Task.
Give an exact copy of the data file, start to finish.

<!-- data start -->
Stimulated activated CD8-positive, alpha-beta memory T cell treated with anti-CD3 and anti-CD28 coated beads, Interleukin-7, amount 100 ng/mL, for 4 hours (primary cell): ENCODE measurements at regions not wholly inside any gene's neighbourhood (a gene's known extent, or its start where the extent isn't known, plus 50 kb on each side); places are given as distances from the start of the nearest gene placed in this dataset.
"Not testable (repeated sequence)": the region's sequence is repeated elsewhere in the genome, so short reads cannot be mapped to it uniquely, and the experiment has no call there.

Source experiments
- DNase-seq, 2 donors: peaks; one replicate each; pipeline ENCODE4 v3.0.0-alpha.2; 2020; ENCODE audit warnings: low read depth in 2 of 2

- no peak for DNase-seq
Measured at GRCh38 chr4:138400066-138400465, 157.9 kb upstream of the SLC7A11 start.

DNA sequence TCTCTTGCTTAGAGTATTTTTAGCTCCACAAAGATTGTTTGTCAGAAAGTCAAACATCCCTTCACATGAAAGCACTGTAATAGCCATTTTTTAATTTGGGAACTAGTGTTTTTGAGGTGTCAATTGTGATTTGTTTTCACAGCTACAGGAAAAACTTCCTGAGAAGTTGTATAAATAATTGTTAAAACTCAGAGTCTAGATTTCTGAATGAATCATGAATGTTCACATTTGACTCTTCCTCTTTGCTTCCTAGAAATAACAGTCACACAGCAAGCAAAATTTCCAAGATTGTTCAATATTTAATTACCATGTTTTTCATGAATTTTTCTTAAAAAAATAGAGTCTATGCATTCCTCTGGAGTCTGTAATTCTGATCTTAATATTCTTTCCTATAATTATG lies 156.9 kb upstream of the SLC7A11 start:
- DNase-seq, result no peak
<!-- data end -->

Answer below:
Stimulated activated CD8-positive, alpha-beta memory T cell treated with anti-CD3 and anti-CD28 coated beads, Interleukin-7, amount 100 ng/mL, for 4 hours (primary cell): ENCODE measurements at regions not wholly inside any gene's neighbourhood (a gene's known extent, or its start where the extent isn't known, plus 50 kb on each side); places are given as distances from the start of the nearest gene placed in this dataset.
"Not testable (repeated sequence)": the region's sequence is repeated elsewhere in the genome, so short reads cannot be mapped to it uniquely, and the experiment has no call there.

Source experiments
- DNase-seq, 2 donors: peaks; one replicate each; pipeline ENCODE4 v3.0.0-alpha.2; 2020; ENCODE audit warnings: low read depth in 2 of 2

- no peak for DNase-seq
Measured at GRCh38 chr4:138400066-138400465, 157.9 kb upstream of the SLC7A11 start.

DNA sequence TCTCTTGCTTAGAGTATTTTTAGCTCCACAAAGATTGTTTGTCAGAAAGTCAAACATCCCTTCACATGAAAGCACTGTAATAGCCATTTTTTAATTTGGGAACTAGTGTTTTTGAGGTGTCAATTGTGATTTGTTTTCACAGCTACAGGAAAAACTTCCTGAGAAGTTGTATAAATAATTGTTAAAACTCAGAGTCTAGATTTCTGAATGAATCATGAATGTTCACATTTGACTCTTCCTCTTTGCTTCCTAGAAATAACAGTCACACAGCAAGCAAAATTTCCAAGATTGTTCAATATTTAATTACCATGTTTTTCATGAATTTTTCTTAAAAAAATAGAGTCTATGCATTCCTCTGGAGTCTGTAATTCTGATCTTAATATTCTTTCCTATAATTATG lies 156.9 kb upstream of the SLC7A11 start:
- DNase-seq, result no peak